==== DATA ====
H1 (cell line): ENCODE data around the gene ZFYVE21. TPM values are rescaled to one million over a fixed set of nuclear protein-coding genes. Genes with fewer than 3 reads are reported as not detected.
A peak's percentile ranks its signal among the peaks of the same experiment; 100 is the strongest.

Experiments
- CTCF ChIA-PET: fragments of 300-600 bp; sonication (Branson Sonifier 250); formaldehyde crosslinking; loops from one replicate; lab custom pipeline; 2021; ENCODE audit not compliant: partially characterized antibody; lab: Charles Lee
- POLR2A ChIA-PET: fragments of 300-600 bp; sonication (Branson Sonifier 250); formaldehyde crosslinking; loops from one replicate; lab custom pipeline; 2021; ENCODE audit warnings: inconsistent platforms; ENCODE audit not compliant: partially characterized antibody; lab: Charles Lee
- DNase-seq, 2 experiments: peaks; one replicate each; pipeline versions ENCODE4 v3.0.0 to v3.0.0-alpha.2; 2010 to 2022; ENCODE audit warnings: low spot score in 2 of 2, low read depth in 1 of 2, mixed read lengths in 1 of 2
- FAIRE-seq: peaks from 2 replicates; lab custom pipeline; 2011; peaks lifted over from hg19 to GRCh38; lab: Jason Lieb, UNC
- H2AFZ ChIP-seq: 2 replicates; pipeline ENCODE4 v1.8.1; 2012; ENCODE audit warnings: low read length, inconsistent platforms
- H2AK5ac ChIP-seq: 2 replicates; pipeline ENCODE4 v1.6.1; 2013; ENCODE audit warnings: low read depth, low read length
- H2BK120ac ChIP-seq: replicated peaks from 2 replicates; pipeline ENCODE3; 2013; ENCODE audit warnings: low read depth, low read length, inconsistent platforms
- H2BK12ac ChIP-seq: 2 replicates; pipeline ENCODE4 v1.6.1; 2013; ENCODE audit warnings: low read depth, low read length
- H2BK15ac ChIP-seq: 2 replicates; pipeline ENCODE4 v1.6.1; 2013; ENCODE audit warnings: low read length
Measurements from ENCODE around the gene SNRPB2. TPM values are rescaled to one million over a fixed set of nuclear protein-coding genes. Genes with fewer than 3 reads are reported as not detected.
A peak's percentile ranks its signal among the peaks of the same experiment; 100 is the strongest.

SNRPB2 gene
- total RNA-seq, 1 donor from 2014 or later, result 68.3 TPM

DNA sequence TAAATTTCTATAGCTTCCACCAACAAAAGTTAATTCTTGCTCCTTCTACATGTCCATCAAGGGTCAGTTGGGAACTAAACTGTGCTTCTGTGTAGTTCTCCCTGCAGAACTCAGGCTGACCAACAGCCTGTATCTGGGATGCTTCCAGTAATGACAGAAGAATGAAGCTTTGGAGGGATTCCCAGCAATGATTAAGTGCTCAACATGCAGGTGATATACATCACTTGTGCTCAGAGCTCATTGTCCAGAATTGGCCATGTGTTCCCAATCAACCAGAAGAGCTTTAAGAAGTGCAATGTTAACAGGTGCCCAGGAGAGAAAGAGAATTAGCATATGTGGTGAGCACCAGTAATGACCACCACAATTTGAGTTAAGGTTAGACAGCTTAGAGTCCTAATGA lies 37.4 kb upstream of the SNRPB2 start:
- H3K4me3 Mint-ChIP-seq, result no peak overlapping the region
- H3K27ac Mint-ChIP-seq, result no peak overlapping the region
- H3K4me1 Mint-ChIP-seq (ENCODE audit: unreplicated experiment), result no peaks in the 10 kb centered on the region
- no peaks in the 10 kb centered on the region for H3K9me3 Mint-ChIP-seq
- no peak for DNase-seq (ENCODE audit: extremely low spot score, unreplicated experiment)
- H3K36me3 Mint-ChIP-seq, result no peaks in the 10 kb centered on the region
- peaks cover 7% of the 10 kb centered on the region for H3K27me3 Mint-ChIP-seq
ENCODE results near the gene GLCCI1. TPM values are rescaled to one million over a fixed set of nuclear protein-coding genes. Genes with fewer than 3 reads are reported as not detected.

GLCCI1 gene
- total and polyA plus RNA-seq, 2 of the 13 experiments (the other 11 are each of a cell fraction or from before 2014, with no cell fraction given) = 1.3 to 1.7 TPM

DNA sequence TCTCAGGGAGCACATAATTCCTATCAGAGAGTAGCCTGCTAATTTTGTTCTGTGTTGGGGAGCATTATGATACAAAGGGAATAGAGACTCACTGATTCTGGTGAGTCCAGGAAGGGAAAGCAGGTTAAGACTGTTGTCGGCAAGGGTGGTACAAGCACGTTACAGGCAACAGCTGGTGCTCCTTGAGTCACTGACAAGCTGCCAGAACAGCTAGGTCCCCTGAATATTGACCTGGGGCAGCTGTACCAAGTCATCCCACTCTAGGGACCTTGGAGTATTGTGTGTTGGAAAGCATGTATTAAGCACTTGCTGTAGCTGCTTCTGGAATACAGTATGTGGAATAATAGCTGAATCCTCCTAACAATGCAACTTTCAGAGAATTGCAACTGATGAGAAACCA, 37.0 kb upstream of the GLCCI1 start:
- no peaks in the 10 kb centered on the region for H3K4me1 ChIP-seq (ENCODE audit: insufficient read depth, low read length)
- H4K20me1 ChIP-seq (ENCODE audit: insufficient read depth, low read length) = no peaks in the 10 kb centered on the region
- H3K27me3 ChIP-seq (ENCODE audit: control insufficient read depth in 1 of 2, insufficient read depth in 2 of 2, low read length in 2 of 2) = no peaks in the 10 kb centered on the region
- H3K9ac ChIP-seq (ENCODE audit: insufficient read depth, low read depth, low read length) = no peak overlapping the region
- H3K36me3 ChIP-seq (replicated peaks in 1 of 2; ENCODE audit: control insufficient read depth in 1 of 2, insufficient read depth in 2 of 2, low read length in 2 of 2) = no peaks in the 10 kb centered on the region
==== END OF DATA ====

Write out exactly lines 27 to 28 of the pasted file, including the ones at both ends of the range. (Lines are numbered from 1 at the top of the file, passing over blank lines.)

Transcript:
- total and polyA plus RNA-seq, 2 of the 13 experiments (the other 11 are each of a cell fraction or from before 2014, with no cell fraction given) = 1.3 to 1.7 TPM

DNA sequence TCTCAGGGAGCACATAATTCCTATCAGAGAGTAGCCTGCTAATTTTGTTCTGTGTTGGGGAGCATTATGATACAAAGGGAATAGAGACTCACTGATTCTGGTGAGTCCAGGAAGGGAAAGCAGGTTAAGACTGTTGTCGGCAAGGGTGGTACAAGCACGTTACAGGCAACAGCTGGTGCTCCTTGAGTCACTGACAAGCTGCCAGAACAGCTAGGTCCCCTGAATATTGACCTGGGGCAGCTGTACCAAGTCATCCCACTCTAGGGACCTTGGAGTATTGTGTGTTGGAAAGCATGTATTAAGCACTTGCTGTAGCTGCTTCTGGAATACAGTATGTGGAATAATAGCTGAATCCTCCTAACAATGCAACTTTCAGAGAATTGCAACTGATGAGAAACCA, 37.0 kb upstream of the GLCCI1 start: